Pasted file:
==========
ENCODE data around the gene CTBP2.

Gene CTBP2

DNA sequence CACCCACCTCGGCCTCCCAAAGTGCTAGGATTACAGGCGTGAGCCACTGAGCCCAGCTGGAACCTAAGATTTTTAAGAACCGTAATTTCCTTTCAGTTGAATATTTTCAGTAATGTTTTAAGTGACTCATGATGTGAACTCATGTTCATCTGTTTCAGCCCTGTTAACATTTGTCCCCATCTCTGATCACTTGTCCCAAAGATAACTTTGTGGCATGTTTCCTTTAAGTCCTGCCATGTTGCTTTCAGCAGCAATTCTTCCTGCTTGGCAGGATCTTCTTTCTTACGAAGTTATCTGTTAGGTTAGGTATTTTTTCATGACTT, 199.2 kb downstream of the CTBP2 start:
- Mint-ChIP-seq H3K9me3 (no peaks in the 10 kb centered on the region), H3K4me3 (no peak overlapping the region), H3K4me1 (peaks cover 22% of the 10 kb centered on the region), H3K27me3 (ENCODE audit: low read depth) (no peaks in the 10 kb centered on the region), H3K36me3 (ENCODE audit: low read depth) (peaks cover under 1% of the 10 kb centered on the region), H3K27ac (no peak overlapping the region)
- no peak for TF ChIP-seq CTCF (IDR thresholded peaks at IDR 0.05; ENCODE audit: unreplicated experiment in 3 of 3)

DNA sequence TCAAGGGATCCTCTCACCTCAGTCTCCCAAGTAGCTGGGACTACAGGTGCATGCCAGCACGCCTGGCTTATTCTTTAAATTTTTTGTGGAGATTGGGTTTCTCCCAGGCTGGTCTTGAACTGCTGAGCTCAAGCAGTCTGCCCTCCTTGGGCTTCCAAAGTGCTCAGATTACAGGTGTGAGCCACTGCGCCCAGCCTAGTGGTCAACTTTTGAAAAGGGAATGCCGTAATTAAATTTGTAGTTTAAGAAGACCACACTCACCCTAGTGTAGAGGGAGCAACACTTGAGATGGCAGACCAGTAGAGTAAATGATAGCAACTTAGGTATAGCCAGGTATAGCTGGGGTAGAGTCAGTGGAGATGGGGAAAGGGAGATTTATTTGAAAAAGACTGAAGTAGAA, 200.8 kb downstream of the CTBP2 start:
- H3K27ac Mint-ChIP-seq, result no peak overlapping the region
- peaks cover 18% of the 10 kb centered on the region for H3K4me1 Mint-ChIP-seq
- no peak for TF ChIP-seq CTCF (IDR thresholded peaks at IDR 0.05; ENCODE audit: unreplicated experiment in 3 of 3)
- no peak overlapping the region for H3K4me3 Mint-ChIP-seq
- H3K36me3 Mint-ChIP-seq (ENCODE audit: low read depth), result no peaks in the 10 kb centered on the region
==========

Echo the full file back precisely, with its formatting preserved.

ENCODE data around the gene CTBP2.

Gene CTBP2

DNA sequence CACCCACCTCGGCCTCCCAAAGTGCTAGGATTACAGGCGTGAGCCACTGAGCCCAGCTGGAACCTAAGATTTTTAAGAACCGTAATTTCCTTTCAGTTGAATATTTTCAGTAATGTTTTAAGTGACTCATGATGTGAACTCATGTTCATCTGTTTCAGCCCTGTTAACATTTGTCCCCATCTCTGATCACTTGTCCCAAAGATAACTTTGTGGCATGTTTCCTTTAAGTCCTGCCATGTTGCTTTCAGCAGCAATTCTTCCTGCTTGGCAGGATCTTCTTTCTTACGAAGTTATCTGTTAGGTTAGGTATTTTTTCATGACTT, 199.2 kb downstream of the CTBP2 start:
- Mint-ChIP-seq H3K9me3 (no peaks in the 10 kb centered on the region), H3K4me3 (no peak overlapping the region), H3K4me1 (peaks cover 22% of the 10 kb centered on the region), H3K27me3 (ENCODE audit: low read depth) (no peaks in the 10 kb centered on the region), H3K36me3 (ENCODE audit: low read depth) (peaks cover under 1% of the 10 kb centered on the region), H3K27ac (no peak overlapping the region)
- no peak for TF ChIP-seq CTCF (IDR thresholded peaks at IDR 0.05; ENCODE audit: unreplicated experiment in 3 of 3)

DNA sequence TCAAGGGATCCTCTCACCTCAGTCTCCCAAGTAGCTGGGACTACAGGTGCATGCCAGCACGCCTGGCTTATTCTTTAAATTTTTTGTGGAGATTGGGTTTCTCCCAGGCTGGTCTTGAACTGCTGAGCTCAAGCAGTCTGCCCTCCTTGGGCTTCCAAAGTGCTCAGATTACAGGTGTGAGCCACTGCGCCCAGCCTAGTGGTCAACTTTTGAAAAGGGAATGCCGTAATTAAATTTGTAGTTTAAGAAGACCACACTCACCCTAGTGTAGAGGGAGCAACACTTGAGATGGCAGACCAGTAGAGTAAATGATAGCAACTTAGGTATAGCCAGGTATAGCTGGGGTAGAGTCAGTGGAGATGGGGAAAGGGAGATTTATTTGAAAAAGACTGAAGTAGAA, 200.8 kb downstream of the CTBP2 start:
- H3K27ac Mint-ChIP-seq, result no peak overlapping the region
- peaks cover 18% of the 10 kb centered on the region for H3K4me1 Mint-ChIP-seq
- no peak for TF ChIP-seq CTCF (IDR thresholded peaks at IDR 0.05; ENCODE audit: unreplicated experiment in 3 of 3)
- no peak overlapping the region for H3K4me3 Mint-ChIP-seq
- H3K36me3 Mint-ChIP-seq (ENCODE audit: low read depth), result no peaks in the 10 kb centered on the region